Good Reads: From climate reporting, to Romas in France, to an ancient board game

This week's roundup of Good Reads includes the long tail of a 'cooling trend' article, how a Flemish town cares for the mentally ill, the rise of petty crime in France, a board game older than chess, and humor in politics.

Arno Balzarini/Keystone/AP
Cars are dug out from beneath snow in Zuoz, Switzerland.

In 1975, Newsweek science editor Peter Gwynne wrote a nine-paragraph story that ran on page 64 of the magazine. It noted that average global temperatures had gradually decreased since about 1940, and it rounded up some climate scientists predicting that the planet could move toward the colder temperatures of several centuries ago.

Doug Struck, writing for The Daily Climate and appearing in Scientific American, revisits the long tail of that minor article, and several similar ones that followed it in other publications. It is prominently cited today as Exhibit A in arguments against the existence of global warming.

Mr. Gwynne didn’t see it as a big deal at the time. He told Mr. Struck: “It was just an intriguing piece about what a certain group in a certain niche of climatology was thinking.” That cooling trend is now long over and has been dwarfed by the rise in global temperatures since the Newsweek article appeared.
Gwynne is philosophical about writing science for popular audiences. “I’ve been willing to accept that some of that is misused and misinterpreted.”

Community care for the mentally ill

For more than 700 years, the Flemish town of Geel, Belgium, has been a haven for people termed elsewhere, though not here, “mentally ill.” After a medieval Irish princess was killed there by her maddened father, the town became a pilgrimage site for praying for the mentally afflicted. The townspeople began a tradition of taking them in as “boarders” – both out of Christian charity and as an extra set of hands on the farm.

Writing in Aeon magazine, Mike Jay describes how a very unmodern and nonmedical tradition that has never regarded itself as therapy had by the early 20th century come to be regarded as a model of progressive therapy, widely studied and emulated. A boarder is treated as a member of the family and the community and expected to behave as such, “though it’s also understood that he or she might not have the same coping resources as others.”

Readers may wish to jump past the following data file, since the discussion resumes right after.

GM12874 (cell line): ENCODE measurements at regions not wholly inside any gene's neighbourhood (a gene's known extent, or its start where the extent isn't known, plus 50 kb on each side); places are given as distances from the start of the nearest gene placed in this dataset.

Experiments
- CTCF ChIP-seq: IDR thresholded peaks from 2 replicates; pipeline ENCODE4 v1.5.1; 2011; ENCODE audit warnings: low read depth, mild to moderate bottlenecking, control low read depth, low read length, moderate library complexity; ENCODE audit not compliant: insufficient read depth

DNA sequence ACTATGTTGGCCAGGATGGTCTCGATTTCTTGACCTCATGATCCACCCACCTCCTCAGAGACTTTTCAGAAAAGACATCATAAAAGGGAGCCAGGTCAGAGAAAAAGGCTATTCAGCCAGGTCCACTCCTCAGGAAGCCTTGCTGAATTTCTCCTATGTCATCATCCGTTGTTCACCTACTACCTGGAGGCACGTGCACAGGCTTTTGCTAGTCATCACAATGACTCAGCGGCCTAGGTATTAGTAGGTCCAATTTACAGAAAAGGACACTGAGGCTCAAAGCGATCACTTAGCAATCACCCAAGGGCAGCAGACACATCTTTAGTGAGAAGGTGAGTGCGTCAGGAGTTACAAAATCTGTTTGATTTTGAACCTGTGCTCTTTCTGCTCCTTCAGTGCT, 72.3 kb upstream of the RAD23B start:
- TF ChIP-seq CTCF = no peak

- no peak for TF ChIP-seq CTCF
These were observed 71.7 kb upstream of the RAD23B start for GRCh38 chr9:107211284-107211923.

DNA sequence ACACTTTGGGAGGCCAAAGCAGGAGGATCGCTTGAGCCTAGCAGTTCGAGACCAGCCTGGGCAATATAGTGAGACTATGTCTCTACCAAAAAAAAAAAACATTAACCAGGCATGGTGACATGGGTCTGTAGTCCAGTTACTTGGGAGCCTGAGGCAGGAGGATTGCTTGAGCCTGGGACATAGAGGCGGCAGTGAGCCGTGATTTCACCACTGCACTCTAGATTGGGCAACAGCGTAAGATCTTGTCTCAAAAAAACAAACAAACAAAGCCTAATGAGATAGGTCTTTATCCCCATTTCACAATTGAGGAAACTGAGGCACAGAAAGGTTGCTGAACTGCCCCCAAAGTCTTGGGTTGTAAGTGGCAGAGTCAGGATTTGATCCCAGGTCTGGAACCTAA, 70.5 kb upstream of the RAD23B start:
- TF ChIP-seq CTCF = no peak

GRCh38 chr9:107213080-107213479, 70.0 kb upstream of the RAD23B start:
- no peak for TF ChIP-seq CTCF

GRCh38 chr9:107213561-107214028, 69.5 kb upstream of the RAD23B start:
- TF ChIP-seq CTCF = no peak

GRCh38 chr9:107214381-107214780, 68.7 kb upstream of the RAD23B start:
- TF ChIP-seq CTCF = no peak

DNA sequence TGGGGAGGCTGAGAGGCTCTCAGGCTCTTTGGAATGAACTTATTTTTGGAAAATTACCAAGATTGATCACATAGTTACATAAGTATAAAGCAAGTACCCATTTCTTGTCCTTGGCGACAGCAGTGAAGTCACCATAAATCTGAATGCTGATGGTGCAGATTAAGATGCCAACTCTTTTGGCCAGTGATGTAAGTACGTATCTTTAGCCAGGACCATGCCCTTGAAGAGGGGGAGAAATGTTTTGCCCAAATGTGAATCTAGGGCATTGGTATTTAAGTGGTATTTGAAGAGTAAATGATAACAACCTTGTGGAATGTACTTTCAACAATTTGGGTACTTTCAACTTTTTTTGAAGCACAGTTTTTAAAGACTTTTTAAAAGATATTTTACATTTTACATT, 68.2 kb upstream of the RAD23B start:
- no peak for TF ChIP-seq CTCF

The Geel system currently backstops its traditional family care system with modern pharmaceutical treatment when deemed necessary. Demand for what Geel families offer has not waned, but modern life and rising prosperity is eroding the number of families who can or will provide it. One boarder, who recently died at the age of 100, “had spent 80 years with the same family, in the care of successive generations to whom she had been first like a daughter, then a sister and finally an aunt. Who would not wish to live in a community where such extraordinary resources of time, attention and love were available to those who needed them – but who these days can imagine being in a position to offer them?”

The return of petty crime in France

Public sentiment in France seems to be tied in knots these days over its tiny but increasingly visible Roma population. Adam Gopnik of The New Yorker delves into French attitudes toward this population, formerly known as “gypsies” in English, with his usual combination of nuance and clarity.

That attitude is one part fear and impatience with what is perceived as an epidemic of petty crime by young Roma – mainly pickpocketing and purse snatching. A Roma was recently convicted of running one of the largest pickpocket rings ever in Paris. And it is one part sympathy for poor immigrants without much support system.

The case of a high school age Roma girl pulled from a school bus and expelled, with her family, from France drew an outpouring of popular support. In the end, Mr. Gopnik suggests that the French obsession with the Roma is about their own fear of economic falling, finding echoes of Victor Hugo’s “Les Misérables,” as standards of living drop for the first time in 30 years.

Lessons in an ancient war game

Games can be a reflection of how people see the world. If the Western world, reared on chess, wants to understand the Chinese worldview, one way is to understand the strategies of Go.

Then there’s Hnefatafl, an ancient Viking game at least 600 years older than chess. Robert Beckhusen, writing in War is Boring for, describes a game that is fundamentally asymmetrical: One side begins the game surrounded and outnumbered. He cites Kristan Wheaton, a former Army foreign area officer and ex-analyst at US European Command’s Intelligence Directorate: “I don’t know of a better analogy for post-Cold War conflict.”

Never a dull moment for political satire

For a 30-second read, try humorist Andy Borowitz’s take on New Jersey Gov. Chris Christie’s self-defense over the snarling-traffic-as-political-revenge scandal in The New Yorker. The governor argued, of course, that he knew nothing about what his aides were up to. We’re guessing from the brief dispatch “Christie unaware he was governor” that Mr. Borowitz isn’t buying it.

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